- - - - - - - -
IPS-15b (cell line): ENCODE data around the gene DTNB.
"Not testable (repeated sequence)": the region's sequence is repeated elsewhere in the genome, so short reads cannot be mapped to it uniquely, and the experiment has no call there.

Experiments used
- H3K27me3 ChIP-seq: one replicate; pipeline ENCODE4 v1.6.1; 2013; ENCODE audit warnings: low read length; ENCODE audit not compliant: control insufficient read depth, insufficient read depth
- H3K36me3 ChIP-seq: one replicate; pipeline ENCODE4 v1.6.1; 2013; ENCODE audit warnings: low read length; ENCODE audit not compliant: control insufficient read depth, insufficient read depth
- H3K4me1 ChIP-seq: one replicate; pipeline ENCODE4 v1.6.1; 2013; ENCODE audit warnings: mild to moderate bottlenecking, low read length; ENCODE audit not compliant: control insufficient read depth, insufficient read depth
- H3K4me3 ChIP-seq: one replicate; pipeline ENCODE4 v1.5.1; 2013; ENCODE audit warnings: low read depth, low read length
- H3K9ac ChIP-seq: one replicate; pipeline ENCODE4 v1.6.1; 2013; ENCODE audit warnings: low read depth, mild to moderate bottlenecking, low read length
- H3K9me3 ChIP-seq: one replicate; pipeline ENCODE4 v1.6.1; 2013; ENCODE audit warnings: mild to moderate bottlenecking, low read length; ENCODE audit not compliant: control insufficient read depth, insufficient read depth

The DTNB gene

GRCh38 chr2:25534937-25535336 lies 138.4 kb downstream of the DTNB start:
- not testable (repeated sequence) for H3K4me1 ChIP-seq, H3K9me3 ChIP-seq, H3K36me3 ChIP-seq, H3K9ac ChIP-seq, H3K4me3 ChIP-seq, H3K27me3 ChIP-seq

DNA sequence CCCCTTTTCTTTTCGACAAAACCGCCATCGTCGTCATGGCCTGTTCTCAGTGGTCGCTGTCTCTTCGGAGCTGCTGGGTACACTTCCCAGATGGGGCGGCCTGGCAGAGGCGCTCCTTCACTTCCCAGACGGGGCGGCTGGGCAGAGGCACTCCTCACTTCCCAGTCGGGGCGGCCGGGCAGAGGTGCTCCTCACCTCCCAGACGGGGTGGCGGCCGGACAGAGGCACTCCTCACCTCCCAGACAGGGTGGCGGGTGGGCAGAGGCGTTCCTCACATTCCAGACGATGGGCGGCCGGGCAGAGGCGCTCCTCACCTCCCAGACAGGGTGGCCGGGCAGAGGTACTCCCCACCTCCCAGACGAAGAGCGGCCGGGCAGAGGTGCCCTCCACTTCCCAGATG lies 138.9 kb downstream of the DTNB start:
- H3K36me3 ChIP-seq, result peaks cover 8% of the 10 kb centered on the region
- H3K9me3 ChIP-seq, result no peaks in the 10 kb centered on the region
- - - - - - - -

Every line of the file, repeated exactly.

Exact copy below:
IPS-15b (cell line): ENCODE data around the gene DTNB.
"Not testable (repeated sequence)": the region's sequence is repeated elsewhere in the genome, so short reads cannot be mapped to it uniquely, and the experiment has no call there.

Experiments used
- H3K27me3 ChIP-seq: one replicate; pipeline ENCODE4 v1.6.1; 2013; ENCODE audit warnings: low read length; ENCODE audit not compliant: control insufficient read depth, insufficient read depth
- H3K36me3 ChIP-seq: one replicate; pipeline ENCODE4 v1.6.1; 2013; ENCODE audit warnings: low read length; ENCODE audit not compliant: control insufficient read depth, insufficient read depth
- H3K4me1 ChIP-seq: one replicate; pipeline ENCODE4 v1.6.1; 2013; ENCODE audit warnings: mild to moderate bottlenecking, low read length; ENCODE audit not compliant: control insufficient read depth, insufficient read depth
- H3K4me3 ChIP-seq: one replicate; pipeline ENCODE4 v1.5.1; 2013; ENCODE audit warnings: low read depth, low read length
- H3K9ac ChIP-seq: one replicate; pipeline ENCODE4 v1.6.1; 2013; ENCODE audit warnings: low read depth, mild to moderate bottlenecking, low read length
- H3K9me3 ChIP-seq: one replicate; pipeline ENCODE4 v1.6.1; 2013; ENCODE audit warnings: mild to moderate bottlenecking, low read length; ENCODE audit not compliant: control insufficient read depth, insufficient read depth

The DTNB gene

GRCh38 chr2:25534937-25535336 lies 138.4 kb downstream of the DTNB start:
- not testable (repeated sequence) for H3K4me1 ChIP-seq, H3K9me3 ChIP-seq, H3K36me3 ChIP-seq, H3K9ac ChIP-seq, H3K4me3 ChIP-seq, H3K27me3 ChIP-seq

DNA sequence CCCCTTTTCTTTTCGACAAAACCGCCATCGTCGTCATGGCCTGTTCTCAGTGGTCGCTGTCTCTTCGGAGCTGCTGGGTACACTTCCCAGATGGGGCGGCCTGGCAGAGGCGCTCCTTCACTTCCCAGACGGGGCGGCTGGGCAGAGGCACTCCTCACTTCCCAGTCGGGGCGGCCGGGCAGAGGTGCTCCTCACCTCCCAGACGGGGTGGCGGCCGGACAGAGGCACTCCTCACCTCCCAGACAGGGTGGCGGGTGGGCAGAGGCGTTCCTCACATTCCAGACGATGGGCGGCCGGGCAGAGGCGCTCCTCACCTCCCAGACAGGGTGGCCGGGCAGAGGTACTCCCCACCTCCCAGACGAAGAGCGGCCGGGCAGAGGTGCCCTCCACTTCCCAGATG lies 138.9 kb downstream of the DTNB start:
- H3K36me3 ChIP-seq, result peaks cover 8% of the 10 kb centered on the region
- H3K9me3 ChIP-seq, result no peaks in the 10 kb centered on the region